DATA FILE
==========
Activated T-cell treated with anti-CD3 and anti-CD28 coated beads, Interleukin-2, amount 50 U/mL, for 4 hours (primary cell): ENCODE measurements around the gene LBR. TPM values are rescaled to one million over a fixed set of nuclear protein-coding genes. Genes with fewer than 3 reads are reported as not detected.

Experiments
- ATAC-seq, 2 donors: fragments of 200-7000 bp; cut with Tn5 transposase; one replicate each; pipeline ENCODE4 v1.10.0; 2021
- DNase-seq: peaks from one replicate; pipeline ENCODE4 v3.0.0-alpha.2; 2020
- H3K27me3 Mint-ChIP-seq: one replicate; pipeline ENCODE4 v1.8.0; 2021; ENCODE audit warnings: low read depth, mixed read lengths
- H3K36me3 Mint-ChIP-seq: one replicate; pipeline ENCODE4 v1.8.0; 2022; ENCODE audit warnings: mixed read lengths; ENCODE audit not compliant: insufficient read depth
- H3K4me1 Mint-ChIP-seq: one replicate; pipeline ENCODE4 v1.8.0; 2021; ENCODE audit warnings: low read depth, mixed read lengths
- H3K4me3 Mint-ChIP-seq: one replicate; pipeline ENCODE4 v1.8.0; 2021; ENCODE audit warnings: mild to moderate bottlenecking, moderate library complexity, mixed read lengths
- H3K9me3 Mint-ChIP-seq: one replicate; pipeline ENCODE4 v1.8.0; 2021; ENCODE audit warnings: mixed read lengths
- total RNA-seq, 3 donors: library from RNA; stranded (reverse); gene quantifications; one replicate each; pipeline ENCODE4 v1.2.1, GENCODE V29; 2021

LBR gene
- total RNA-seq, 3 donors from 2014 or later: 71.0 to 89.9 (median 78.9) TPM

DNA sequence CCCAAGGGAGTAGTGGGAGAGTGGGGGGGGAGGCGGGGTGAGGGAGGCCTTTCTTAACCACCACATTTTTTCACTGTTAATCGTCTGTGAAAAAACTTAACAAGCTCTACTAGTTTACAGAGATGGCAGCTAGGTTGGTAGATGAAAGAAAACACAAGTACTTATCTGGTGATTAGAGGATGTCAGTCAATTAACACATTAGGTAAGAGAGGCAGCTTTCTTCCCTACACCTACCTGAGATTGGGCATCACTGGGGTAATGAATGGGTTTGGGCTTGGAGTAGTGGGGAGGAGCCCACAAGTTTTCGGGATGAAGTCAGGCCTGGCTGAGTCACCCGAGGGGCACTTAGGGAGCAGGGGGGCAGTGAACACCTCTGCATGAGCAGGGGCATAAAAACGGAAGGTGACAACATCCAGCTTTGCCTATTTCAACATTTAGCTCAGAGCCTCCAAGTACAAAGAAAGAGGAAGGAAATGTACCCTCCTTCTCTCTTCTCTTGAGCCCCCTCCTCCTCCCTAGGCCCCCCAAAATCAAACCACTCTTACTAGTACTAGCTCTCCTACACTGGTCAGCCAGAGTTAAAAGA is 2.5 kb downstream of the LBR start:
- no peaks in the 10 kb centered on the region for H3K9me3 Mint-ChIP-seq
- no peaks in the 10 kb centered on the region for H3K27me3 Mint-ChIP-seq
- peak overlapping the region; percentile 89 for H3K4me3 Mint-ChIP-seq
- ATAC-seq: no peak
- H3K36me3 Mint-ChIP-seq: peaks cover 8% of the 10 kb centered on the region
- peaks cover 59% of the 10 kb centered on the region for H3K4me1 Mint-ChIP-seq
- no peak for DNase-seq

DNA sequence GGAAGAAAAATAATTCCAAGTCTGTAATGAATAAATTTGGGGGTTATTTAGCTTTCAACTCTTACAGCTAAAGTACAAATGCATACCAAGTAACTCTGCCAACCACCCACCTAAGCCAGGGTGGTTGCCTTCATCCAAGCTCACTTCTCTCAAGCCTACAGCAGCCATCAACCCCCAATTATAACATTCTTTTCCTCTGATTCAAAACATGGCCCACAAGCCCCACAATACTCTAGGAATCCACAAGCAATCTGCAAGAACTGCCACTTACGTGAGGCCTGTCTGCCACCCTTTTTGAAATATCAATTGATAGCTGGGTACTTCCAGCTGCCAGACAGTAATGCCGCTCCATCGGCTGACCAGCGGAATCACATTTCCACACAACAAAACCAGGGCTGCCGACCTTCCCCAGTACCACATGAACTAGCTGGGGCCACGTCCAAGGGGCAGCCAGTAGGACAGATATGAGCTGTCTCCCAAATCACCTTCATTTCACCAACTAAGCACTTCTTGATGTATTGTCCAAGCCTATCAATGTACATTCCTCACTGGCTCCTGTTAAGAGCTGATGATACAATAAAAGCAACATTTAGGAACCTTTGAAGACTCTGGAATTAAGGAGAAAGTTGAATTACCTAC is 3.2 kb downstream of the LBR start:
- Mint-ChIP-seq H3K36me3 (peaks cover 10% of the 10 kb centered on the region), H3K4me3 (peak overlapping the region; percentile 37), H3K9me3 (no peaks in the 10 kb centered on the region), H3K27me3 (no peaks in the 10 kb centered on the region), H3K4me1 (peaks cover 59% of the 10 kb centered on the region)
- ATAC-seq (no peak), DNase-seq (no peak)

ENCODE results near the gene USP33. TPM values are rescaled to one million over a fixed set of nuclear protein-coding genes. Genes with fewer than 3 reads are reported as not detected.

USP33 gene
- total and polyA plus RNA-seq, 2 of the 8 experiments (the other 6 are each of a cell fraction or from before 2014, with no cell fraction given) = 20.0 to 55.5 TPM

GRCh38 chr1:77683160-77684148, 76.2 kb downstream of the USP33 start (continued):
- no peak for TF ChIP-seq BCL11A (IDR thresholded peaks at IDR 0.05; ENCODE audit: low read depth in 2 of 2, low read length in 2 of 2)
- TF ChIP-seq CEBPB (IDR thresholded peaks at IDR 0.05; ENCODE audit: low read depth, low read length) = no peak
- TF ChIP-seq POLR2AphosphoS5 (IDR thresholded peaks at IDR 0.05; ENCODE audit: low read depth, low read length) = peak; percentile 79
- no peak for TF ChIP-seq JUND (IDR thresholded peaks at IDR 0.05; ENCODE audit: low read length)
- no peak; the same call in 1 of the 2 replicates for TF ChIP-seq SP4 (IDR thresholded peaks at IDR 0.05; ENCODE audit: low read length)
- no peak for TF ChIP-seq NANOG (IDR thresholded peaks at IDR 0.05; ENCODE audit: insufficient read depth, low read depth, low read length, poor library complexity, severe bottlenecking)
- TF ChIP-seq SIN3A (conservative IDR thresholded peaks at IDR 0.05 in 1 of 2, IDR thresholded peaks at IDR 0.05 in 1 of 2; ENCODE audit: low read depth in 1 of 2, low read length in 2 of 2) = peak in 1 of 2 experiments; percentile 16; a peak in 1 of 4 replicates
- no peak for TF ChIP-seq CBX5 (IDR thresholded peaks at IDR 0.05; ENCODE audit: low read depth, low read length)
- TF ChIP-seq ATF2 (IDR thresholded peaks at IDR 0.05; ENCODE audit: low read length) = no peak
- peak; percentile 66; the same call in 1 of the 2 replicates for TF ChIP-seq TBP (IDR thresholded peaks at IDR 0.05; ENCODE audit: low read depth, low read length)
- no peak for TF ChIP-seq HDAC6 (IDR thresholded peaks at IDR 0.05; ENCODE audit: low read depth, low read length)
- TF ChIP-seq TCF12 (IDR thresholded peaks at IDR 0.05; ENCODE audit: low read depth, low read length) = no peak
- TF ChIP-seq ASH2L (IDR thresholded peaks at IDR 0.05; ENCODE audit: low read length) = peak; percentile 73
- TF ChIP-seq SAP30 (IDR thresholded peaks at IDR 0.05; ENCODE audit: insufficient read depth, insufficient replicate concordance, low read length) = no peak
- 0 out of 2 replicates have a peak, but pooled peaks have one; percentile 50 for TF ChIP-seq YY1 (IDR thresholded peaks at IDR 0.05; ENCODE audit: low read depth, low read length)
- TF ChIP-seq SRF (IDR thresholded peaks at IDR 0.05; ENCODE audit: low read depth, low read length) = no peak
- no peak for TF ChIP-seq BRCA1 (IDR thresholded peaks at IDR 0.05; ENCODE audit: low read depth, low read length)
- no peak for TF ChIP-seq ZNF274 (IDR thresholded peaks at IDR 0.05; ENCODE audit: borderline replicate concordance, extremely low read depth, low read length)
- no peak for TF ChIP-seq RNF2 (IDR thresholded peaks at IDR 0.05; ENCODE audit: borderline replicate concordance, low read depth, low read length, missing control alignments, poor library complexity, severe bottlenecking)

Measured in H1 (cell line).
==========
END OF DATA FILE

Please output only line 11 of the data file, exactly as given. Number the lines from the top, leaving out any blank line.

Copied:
LBR gene